Chandan Kachru, Dr. Ragini Aggarwal, Dr. Charu, Dutt Arora, Divyah Jain, Divyam Kaushal
Introduction: New research and data show that vitamin D could be a risk factor in many chronic diseases like
hypertension, dyslipidemia, diabetes mellitus, cardiovascular disease, some cancers, auto-immune disease, and tuberculosis. There is an inverse relationship between the plasma 1,25 (OH)2D3 concentration and the blood pressure and/or the plasma
renin activity in both normotensive men and patients with essential hypertension. Furthermore, it has been reported that vitamin D3 supplementation reduces blood pressure in patients with essential hypertension.
Aim & objectives: To determine the serum 25-hydroxy vitamin D levels in urban adolescent patients with primary hypertension to demonstrate any correlation between vitamin D and hypertension.
Methods: 70 patients (age group 12-19 years) who are primary hypertensives were selected and their vitamin D levels were measured and their vitamin D levels were compared to age and sex-matched non-hypertensive controls.
Results:70 hypertensives cases and 70 non-hypertensive attending to OPD and inpatients coming to a tertiary care hospital in Urban Gurgaon were evaluated for vitamin D status. The hypertensive had lower vitamin D level status of deficiency in 23(32%) of the cases and insufficiency in 30(42%) of the cases and normal showed normal levels in 17(24%) cases. Non-hypertensive controls showed normal vitamin D status 52(74%) of controls and insufficiency in 13(19%)of the controls and deficiency in 5(7%) of the controls. Age, duration of hypertension, systolic blood pressure and diastolic blood pressure inversely correlated to vitamin D levels.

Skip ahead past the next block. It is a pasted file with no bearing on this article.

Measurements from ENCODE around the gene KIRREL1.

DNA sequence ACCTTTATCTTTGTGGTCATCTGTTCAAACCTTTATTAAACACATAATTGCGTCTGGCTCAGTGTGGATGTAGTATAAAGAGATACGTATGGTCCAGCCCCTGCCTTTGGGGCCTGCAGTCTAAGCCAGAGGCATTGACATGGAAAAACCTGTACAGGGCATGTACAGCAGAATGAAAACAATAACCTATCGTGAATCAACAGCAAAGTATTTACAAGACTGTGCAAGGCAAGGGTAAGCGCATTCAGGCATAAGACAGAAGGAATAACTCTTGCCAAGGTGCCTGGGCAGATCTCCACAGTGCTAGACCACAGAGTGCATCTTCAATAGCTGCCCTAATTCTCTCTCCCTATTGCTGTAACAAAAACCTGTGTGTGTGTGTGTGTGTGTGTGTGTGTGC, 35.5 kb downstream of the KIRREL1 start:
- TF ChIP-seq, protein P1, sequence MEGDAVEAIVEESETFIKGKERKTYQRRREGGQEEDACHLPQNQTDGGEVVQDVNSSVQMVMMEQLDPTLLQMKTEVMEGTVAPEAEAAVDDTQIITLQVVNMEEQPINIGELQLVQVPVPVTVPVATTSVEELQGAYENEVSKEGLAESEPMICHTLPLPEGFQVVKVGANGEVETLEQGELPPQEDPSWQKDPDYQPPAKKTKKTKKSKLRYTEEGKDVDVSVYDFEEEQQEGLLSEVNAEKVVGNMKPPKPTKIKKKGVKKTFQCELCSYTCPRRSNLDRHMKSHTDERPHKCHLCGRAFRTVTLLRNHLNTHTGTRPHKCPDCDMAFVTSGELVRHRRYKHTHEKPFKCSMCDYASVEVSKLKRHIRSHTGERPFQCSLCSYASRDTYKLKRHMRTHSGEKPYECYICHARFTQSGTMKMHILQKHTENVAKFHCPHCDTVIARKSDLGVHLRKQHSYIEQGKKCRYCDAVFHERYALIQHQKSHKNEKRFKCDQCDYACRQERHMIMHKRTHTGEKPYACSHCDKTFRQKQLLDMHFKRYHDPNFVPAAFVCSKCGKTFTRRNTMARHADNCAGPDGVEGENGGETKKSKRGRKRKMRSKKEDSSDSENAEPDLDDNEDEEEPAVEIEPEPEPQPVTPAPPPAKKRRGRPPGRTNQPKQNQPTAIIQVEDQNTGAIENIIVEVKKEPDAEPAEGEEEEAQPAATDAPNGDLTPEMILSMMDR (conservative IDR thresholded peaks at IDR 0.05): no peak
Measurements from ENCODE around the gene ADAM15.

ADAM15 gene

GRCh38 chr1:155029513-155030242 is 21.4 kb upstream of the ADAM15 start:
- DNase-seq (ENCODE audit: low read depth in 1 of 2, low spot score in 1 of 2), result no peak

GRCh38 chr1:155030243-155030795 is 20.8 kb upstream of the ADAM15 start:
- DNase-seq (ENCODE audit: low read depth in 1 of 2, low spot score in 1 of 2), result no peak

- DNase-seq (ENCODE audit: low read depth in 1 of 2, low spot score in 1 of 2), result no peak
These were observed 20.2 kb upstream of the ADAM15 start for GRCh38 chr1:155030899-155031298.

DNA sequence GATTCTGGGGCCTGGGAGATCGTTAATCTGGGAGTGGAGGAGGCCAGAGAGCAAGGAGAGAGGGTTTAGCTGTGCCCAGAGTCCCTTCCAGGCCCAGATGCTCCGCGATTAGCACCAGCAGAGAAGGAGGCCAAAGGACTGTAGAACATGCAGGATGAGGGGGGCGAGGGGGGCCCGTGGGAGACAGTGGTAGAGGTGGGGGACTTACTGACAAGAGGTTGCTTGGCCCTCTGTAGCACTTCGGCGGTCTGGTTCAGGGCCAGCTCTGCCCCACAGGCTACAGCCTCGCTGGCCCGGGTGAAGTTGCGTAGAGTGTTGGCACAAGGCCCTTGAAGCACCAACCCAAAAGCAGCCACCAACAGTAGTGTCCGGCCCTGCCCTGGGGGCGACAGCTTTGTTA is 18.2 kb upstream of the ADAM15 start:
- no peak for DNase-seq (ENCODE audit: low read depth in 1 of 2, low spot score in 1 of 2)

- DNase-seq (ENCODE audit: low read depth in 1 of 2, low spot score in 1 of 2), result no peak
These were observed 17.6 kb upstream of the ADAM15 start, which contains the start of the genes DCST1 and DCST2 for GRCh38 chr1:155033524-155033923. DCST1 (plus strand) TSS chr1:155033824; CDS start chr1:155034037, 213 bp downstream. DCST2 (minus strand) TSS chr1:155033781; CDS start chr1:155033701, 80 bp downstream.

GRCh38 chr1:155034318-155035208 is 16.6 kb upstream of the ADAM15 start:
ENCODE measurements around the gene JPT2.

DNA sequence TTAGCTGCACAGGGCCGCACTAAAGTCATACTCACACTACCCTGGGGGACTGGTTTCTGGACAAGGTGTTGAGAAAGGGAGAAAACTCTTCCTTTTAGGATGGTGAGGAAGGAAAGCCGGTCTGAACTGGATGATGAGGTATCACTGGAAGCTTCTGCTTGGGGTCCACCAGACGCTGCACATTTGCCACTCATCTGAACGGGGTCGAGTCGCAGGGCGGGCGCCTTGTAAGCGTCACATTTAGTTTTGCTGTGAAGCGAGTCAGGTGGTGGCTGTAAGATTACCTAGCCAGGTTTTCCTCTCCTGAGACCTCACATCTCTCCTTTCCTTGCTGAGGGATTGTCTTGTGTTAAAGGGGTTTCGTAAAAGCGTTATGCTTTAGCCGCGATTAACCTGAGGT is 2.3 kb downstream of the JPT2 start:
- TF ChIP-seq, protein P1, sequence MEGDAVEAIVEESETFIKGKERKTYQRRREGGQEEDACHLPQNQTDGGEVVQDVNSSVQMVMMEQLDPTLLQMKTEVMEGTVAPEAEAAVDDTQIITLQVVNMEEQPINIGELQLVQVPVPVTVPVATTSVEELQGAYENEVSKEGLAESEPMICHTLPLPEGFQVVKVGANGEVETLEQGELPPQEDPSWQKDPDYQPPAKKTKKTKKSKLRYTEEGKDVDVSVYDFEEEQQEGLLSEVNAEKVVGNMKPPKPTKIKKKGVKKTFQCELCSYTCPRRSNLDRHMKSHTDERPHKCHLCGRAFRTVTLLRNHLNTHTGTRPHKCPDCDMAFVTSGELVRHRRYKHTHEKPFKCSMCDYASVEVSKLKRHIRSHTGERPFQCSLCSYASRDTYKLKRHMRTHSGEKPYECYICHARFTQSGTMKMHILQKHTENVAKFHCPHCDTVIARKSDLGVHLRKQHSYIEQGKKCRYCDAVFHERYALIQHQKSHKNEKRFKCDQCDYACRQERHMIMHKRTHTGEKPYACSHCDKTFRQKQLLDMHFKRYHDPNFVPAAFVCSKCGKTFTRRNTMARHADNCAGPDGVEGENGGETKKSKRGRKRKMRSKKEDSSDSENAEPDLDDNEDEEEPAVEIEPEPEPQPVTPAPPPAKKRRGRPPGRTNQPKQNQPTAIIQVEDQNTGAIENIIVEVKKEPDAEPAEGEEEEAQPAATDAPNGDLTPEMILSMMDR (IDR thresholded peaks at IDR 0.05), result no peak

Conclusion: it was observed from this study that serum vitamin levels were lower in hypertensive adolescent patients when compared to non- hypertensive controls. Vitamin D could be an independent risk factor that is associated with primary or essential hypertension. It becomes imperative for public health strategy in implementing Vitamin D levels monitoring early in the age of adolescence so that we can avoid the exposure to various chronic non-communicable diseases. Further studies with an urge number of participants are required to confirm the ecology of vitamin D deficiency in Primary Hypertension.